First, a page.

The most difficult apparatus to score a Perfect 10 on was the beam. The uneven bars would be the apparatus where Perfect 10s were the most common. Whenever I do a data crunch that requires a break down each apparatus, the uneven bars often stand out as the most competitive apparatus. This data crunch is consistent with other (yet to be published) data crunches where the uneven bars always seem to distinguish themselves from the other three apparatuses.

I blame East Germany for this. East Germany was a rather small country that found Olympic success that only large countries such as the United States and the Soviet Union could match. In their bid to prove their superiority over West Germany via athletic success, the East Germans not only invoked state-sponsored doping, but careful planning and efficient allocation of athletic resources. The East Germans knew they would lose every time if they tried to challenge the Romanians and Soviets on all four events. Instead they their eggs in one basket and went all-in on the bars. The result was an uneven bars dynasty: Janz, Zuchold, Hellman, Zinke, Gnauck, Kraker, Fahnrich, Kersten, and Thummler. It didn’t matter if the uneven bars weren’t your best apparatus, if you were an East German gymnasts, being a great on bars was the goal.

China adopted a similar tactic. Ever since their arrival on the international stage in 1979 they have found success in uneven bars. That success has continued to this day. And the same can be said for post-Soviet Russia. They have not only produced two of the greatest bars workers of the 2000s in Khorkina and Mustafina, but have found smaller degrees of success in Ksenia Semyonova, Daria Spiridonova, Viktoria Komova, and Elena Eremina.

For whatever reason, a number of programs believe the uneven bars offers the easiest path to success and once they have built a legacy on that apparatus, they have been able to maintain that level of success. All while the Soviets and Romanians  weren’t going to let the Chinese and East Germans go unchallenged and they produced some strong bars workers as well. The uneven bars always seems to be the apparatus where gymnastics programs focus a lot of their resources on and that makes it a very competitive apparatus and thus the increase in Perfect 10s.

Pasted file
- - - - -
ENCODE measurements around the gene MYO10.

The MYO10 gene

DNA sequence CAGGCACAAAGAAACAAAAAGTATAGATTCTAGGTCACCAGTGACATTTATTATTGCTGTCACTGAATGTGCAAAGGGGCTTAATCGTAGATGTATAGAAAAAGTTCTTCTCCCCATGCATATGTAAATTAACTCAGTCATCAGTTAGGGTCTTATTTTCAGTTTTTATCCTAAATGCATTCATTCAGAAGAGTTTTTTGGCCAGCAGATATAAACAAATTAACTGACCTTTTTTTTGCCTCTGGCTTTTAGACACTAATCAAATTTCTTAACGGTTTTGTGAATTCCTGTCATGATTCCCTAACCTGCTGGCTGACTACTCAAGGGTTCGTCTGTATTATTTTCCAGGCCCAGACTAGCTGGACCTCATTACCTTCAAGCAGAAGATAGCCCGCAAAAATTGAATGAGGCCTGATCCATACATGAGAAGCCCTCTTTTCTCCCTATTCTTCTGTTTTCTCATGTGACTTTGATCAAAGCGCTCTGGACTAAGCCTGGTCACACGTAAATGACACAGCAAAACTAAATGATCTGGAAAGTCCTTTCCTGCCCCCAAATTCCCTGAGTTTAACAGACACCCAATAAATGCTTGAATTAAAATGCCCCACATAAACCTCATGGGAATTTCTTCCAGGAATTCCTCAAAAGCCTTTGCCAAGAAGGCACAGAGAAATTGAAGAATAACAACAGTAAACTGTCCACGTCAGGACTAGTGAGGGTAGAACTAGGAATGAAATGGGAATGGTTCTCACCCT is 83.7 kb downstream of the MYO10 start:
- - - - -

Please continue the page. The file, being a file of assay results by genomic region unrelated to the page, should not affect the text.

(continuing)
The difficulty of getting a Perfect 10 on beam is evident in the above graphic. Beam had the lowest amount of Perfect 10s in all four stages of competition. The three gymnasts who recorded a Perfect 10 on TC-BB were Nadia Comaneci the first gymnast to score a Perfect 10, Daniela Silivas the gymnast who holds the record for the most Perfect 10s, and Olga Mostepanova. It was one of the toughest things to do in gymnastics, and only the most prolific Perfect 10 earners managed to do it. Mostepanova deserves considerable praise for this given that she did it at the 1985 World Championships, a competition where she was coming off a major injury and was handicapped by a growth spurt. It is part of the reason that I will contend that she was still a great gymnast in 1985. She was competing at a high level and was a viable contender for the AA gold before Soviet officials forcibly removed her from the competition.

Unfortunately the data doesn’t give a definitive answer on which rotation was the hardest to score a Perfect 10 on. You could argue it was EF-VT given that no one ever earned a Perfect 10 on that rotation. It is perhaps the textbook example of how significant score trending impacts a gymnastics competition. EF-VT is always the first rotation of the day due to the EF stage always using the VT, UB, BB, and FX Olympic order whereas the TC, TO, and AA stages randomly assign gymnasts to a particular apparatus. Out of the 16 rotations, EF-VT is the only one where a gymnast is guaranteed to perform on that apparatus to open a stage.

And while no one ever scored a Perfect 10 on EF-VT, it also had far fewer opportunities for a gymnast to do it. It becomes a mathematical dilemma to determine if TC-BB and AA-BB which had a combined five Perfect 10s awarded on well over 1000 attempts was harder to accomplish than EF-VT which had no Perfect 10s in the same time frame on less than 100 attempts. Would EF-VT have had five Perfect 10s if we had 900 more attempts on that apparatus? We will never know.